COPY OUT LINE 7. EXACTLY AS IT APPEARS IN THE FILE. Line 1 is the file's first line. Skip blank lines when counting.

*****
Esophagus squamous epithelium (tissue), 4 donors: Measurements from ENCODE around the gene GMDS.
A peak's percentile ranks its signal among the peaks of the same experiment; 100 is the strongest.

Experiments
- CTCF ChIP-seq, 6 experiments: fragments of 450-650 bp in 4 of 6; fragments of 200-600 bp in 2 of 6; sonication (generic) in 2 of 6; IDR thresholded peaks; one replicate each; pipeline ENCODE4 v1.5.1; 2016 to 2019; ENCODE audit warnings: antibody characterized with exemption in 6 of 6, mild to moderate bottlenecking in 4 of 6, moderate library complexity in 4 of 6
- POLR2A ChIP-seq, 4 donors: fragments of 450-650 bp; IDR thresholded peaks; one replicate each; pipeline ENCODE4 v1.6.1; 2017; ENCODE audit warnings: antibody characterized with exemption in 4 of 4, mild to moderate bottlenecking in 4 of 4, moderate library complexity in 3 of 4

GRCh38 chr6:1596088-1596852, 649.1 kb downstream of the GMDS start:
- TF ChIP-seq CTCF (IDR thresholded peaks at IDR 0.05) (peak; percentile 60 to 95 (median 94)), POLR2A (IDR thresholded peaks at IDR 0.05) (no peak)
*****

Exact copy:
- TF ChIP-seq CTCF (IDR thresholded peaks at IDR 0.05) (peak; percentile 60 to 95 (median 94)), POLR2A (IDR thresholded peaks at IDR 0.05) (no peak)